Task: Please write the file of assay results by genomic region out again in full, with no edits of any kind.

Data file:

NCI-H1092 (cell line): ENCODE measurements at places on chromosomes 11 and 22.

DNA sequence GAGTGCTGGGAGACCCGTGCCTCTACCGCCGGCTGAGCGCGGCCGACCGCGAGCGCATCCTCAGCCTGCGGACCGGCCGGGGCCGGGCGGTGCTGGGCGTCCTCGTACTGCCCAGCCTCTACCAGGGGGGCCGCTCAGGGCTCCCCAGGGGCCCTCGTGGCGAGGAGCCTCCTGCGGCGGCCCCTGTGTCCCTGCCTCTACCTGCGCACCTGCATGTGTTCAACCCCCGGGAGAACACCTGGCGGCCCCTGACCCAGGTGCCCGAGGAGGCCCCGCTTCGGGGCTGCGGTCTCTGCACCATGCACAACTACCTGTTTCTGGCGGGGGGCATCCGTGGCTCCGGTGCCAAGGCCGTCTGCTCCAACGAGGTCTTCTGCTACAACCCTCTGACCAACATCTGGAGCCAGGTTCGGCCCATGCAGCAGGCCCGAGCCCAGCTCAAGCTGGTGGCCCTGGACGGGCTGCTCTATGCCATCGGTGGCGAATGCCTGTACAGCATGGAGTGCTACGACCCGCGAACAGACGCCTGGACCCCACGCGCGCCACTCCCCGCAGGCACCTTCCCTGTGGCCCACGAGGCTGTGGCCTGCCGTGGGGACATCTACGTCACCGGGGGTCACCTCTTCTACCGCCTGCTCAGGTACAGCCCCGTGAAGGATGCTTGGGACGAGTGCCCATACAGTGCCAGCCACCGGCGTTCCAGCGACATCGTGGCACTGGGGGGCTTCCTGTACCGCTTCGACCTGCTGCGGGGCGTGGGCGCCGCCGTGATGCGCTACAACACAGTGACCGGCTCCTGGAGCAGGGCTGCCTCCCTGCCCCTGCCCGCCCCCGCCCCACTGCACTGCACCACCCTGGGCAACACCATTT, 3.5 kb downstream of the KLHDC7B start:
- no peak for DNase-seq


NCI-H1092 (cell line): ENCODE measurements at places on chromosomes 11 and 22.

DNA sequence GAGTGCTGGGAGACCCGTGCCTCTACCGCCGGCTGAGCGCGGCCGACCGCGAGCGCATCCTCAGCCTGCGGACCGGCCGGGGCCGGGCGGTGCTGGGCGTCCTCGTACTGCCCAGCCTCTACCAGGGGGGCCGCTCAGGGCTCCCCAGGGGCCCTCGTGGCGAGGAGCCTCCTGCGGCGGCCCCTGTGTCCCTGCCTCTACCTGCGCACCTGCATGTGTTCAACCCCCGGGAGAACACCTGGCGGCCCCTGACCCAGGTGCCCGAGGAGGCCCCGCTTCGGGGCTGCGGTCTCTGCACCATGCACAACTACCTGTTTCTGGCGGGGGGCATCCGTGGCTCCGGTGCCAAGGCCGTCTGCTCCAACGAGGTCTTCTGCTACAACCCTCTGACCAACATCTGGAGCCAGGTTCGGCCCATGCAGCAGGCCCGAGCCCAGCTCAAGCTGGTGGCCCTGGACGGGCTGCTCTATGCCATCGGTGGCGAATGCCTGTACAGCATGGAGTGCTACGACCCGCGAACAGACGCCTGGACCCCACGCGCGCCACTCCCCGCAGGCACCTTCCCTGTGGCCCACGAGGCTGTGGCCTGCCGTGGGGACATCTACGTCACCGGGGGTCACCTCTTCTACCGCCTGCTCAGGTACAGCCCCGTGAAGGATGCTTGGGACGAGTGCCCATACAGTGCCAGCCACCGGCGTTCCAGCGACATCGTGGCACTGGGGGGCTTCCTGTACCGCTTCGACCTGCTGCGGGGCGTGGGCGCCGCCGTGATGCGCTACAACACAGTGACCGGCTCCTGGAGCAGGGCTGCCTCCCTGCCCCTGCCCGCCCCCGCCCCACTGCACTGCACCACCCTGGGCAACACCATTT, 3.5 kb downstream of the KLHDC7B start:
- no peak for DNase-seq